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From: Discovery Learning Research Center <[log in to unmask]">[log in to unmask]>
Date: Wed, 15 Sep 2010 10:16:49 -0400
Subject: Postdoctoral Research Fellow in Science Education

The George Mason University, Center for Climate Change Communication
(http://climate.gmu.edu/) invites applications for a full-time
Postdoctoral Research Fellow to support a National Science Foundation (
NSF)-funded planning grant titled, Making the Global Local: Unusual
Weather Events as Climate Change Education Opportunities.
The goal of this project is to establish a national network of climate
and weather science organizations, and university research and teaching
programs, to engage, train and empower local broadcast meteorologists to
educate and inform the American public about climate change. The project
will integrate informal learning, mass communication and experiential
learning theories to develop and test new pedagogical approaches to
informal science education through frequent mass media exposure, linked
to real-world experience (i.e., the local weather). It will also adapt
and test conflict resolution theory and practice to engage
meteorologists, who reject the scientific consensus, and climate
scientists in constructive dialogue. Collaborating institutions include
the National Oceanic & Atmospheric Administration, American
Meteorological Society, National Weather Association, American
Association of State Climatologists, American Geophysical Union, Climate
Central, National Environmental Education Foundation, and Yale and
Cornell universities.
The specific objectives of this planning grant are to: (1) identify the
resources, training and other forms of support that will enable
weathercasters to incorporate relevant information about climate change
into their broadcasts; (2) identify why some weathercasters remain
undecided about anthropogenic climate change, and develop related
curriculum and programs about climate science for them; (3) develop a
prototype conflict analysis and resolution process between
weathercasters who reject the scientific consensus and those who accept
it so as to understand their differences, their patterns of interaction,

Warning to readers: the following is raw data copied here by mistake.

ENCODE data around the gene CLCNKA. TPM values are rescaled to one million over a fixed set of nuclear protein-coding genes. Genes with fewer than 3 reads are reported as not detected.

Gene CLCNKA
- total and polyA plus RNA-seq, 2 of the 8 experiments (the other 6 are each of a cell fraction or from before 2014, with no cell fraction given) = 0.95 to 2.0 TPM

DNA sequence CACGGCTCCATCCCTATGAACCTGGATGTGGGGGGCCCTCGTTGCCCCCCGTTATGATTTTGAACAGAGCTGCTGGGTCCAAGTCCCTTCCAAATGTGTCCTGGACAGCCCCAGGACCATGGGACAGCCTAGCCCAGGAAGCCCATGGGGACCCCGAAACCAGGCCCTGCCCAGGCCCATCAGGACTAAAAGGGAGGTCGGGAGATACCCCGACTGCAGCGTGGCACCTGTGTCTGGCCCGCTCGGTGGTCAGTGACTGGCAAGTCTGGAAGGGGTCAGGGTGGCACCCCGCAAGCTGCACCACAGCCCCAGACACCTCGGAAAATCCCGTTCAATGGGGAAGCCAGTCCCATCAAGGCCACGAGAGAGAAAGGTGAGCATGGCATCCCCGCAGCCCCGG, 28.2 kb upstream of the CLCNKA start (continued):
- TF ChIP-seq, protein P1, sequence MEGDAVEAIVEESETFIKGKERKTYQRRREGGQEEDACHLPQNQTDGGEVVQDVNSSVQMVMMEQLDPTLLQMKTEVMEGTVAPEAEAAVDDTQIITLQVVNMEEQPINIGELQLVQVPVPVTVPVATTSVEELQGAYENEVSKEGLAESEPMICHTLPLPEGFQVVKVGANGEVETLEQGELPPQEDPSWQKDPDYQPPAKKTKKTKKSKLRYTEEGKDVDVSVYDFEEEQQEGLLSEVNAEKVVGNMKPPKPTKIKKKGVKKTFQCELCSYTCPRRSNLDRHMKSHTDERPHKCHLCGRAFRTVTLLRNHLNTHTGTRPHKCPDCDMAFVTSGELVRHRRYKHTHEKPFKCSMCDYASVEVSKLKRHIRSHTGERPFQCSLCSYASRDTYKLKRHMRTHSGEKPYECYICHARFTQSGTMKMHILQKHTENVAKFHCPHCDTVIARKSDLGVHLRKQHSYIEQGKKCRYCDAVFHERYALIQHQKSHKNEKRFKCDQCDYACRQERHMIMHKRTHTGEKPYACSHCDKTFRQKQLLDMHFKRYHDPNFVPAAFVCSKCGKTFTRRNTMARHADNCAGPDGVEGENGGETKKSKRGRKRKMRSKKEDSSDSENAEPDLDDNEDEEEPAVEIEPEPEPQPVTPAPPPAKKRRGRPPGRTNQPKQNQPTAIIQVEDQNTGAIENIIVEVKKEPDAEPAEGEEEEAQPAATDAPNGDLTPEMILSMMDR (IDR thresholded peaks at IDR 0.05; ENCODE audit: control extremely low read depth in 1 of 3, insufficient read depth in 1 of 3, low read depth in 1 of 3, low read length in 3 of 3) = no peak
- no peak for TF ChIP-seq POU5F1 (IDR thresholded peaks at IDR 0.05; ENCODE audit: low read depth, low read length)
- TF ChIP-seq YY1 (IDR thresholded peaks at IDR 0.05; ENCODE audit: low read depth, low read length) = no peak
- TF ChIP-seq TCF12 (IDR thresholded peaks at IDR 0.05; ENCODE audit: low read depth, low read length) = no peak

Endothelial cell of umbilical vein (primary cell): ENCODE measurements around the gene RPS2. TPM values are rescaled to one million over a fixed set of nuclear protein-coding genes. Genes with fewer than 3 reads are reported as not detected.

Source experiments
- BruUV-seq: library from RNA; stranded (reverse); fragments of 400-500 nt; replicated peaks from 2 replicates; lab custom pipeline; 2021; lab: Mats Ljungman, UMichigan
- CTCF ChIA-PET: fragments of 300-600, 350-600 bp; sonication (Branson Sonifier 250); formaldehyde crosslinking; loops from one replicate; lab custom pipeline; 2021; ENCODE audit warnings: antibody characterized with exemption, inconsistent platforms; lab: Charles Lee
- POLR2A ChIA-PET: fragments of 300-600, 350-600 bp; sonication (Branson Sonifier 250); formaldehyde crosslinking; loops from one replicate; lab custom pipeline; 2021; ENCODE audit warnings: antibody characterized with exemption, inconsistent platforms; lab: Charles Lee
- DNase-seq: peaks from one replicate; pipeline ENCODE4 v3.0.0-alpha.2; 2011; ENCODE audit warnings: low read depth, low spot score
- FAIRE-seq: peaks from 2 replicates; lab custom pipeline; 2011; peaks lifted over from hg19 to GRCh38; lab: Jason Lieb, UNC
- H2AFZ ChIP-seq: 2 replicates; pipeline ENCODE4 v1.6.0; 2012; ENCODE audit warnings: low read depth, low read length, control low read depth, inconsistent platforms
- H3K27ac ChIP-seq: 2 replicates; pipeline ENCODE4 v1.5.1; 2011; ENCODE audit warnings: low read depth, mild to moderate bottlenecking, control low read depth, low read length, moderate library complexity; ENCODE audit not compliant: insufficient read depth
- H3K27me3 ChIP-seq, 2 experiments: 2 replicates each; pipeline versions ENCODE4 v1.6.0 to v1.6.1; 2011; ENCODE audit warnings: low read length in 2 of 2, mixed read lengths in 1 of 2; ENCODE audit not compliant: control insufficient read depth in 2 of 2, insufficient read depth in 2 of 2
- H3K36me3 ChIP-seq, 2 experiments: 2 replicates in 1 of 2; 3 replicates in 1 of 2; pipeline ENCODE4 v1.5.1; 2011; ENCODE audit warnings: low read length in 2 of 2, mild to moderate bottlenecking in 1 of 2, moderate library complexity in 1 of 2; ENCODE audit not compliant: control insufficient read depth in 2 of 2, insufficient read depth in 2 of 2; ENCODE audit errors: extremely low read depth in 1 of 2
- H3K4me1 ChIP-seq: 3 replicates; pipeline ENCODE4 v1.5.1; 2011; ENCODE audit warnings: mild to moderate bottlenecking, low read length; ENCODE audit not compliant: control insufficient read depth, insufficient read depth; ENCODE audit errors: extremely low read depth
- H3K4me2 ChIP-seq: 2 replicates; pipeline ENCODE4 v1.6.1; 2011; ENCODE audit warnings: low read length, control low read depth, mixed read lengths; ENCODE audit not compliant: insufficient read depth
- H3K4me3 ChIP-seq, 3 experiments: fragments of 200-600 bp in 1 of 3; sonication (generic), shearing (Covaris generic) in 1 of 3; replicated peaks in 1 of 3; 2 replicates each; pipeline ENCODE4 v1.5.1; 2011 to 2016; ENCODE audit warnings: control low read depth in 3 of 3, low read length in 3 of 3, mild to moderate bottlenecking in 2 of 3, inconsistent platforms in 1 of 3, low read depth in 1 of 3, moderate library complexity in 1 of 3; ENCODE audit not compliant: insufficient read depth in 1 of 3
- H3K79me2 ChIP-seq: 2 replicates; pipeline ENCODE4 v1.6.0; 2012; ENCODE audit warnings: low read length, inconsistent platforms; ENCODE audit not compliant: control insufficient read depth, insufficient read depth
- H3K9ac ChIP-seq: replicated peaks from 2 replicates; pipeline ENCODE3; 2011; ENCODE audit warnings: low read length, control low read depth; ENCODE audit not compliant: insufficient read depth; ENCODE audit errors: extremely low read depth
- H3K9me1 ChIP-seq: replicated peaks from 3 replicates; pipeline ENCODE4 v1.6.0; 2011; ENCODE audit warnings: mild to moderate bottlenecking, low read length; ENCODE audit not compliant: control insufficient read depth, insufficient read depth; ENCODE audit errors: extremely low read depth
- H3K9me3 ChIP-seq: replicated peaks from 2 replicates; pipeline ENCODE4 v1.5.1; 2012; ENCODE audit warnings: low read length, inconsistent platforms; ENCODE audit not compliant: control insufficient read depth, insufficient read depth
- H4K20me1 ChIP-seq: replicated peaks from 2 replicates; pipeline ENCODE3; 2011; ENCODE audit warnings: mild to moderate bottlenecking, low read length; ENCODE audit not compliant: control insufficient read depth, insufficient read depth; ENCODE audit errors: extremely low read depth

and develop frameworks to help mediate their concerns; (4) develop
linkages with existing climate- and weather-related citizen science
programs to enable weathercasters to involve their viewers in climate
and weather science; and (5) identify curriculum and curriculum
development needs for teaching climate science to undergraduate
meteorology students and certificate candidates. The end product of this
planning grant will be a five-year implementation plan that shall be
submitted to NSF for funding consideration.
Candidates must have a Ph.D. in a relevant social or learning science
discipline; and a track record of published journal articles and/or
conference papers on relevant topics of inquiry including climate change
communication, science communication and/or formal or informal science
education. Experience in survey research, qualitative data collection,
strategic (program) planning, professional development and climate
science is preferred. Additional skills required include competence in
planning and multitasking, attention to detail, excellent organizational
skills, ability to communicate verbally and in writing, and the ability
to adapt to the changing demands of a dynamic research environment.

- Cianán

Cianán B. Russell, Ph.D.
Center for Workshops in the Chemical Sciences (CWCS) Program Associate

Georgia Institute of Technology
School of Chemistry and Biochemistry
901 Atlantic Drive
Atlanta, GA 30332-0400
Email: [log in to unmask]">[log in to unmask]
Phone: (404) 385-8166

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